Archive for July 2008

Experimental Spanish version of LCSH

July 25, 2008

An alert just brought me news that there is a new version of lcsh-es.org LC Subject Headings in Spanish can be searched here and is described as:

This an experimental Spanish-English/English-Spanish list of subject headings. Please use it with caution! The data is not completely current a much of it has not been checked thoroughly. For more information see the Sources and About pages.

I think this source would have been helpful to students in the hispanic theology program at my former institution that couldn’t always think of the correct term to search in English.

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Fiscal Year 2008 Recap of OCLC Quality Control and CIP Upgrading Activities

July 24, 2008

Over the next few days, I want  to go back and post on some things that occurred just as I was contemplating or launching this blog.  On July 9, Glenn Patton, Director, WorldCat Quality Management, reported to OCLC-CAT [permission to quote]

For the fiscal year just concluded (July 2007 through June 2008), OCLC staff have:
– corrected 2,137,903 bibliographic records
– performed 207,742 merges resulting in the deletion of 317,022 bibliographic records
– added 165 new authority records
– updated 395,817 authority records
– referred 765 authority records (name and subject) to the Library of Congress for resolution
Many of the changes resulted from the processing of 182,348 change requests, an increase of 21% over the same period of fiscal year 2007.
During the same time period, OCLC CIP Upgrade Unit staff have:
– upgraded 20,501 CIP records
– added 1,006 new authority records
– updated 857 authority records
These figures for authority records include 450 new series authority records and updates to 247 existing series authority records.  This activity with series authorities continues to grow as a result of OCLC’s adapting to the Library of Congress’s stopping series authority work.

I’m interested in the increase in change requests and wondering if it has to do with the increased use of Worldcat as a front end.  I know that as my institution taught more students to access our holdings through Worldcat for various reasons, I sent in more change requests for corrections I couldn’t make myself, particularly if they affected access.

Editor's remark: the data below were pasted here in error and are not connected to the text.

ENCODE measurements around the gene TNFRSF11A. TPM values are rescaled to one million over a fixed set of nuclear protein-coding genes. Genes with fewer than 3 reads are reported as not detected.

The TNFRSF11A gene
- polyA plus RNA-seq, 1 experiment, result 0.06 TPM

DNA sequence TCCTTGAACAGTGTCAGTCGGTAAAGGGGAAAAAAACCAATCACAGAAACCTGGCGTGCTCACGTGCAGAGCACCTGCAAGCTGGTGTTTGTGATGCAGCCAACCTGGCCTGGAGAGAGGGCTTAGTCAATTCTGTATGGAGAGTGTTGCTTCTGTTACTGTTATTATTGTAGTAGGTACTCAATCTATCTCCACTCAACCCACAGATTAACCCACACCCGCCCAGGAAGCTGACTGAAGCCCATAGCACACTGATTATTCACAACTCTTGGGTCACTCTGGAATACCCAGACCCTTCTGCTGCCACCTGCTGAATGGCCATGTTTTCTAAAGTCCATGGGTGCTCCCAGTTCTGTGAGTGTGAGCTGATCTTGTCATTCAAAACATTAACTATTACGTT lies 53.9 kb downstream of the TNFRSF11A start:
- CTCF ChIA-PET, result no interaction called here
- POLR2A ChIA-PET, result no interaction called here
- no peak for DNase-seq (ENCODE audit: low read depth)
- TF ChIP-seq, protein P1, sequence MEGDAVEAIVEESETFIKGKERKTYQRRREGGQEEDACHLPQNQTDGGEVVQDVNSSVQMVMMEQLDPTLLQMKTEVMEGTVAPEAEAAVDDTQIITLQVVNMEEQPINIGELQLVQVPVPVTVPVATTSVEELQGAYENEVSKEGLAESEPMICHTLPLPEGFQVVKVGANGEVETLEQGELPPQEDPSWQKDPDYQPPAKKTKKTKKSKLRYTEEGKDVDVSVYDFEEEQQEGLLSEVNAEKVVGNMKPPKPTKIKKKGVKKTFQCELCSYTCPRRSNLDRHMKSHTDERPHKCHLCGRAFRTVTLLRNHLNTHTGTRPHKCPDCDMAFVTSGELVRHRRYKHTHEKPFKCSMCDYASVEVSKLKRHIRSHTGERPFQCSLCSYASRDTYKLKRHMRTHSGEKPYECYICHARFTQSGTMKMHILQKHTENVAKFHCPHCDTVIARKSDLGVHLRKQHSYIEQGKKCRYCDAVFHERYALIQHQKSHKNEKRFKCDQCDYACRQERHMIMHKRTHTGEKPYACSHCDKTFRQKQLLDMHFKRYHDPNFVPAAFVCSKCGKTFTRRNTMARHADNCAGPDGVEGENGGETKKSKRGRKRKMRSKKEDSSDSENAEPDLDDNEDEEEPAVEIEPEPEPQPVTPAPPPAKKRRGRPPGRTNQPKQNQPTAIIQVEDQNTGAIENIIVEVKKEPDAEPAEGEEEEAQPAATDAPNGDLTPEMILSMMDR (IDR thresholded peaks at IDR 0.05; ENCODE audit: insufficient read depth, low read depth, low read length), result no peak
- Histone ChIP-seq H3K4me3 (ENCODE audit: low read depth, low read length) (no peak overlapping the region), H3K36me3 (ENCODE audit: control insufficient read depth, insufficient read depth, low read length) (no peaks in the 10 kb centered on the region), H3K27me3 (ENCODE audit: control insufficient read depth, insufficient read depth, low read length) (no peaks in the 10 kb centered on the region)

LCSH 2008, weeks 26-28

July 22, 2008

On lower east side librarian Jenna has pulled information from Library of Congress Subject Headings Weekly Lists and added her own commentary.  For example

150 Balloon sculpture [May Subd Geog] [sp 85011322]
* 450 UF Balloon modelling
* 450 UF Balloon twisting
* 450 UF Sculpture, Balloon
* 550 BT Sculpture CANCEL
If I were a balloon artist, I might be up in arms about my art no longer being considered a form of sculpture.

Makes for some useful and entertaining reading.

AALL: The Future of Subject Access in the 21st Century

July 21, 2008

Beverly Burmeister reports on a meeting that took place at AALL.  The speakers were Barbara Tillett and Lois Mai Chan.  From the middle of the report:

For the future, Dr. Tillett predicted that the global use of LCSH will expand and that the process will be improved to reduce costs and at the same time maintain the system.

In her presentation, Dr. Chan offered her suggestions for changes to LCSH which would be theoretically sound but at the same time be more useful to OPAC and web users. 

Interesting predictions on how LCSH can be maintained yet brought in line with current trends.

 

Literature on authority control

July 21, 2008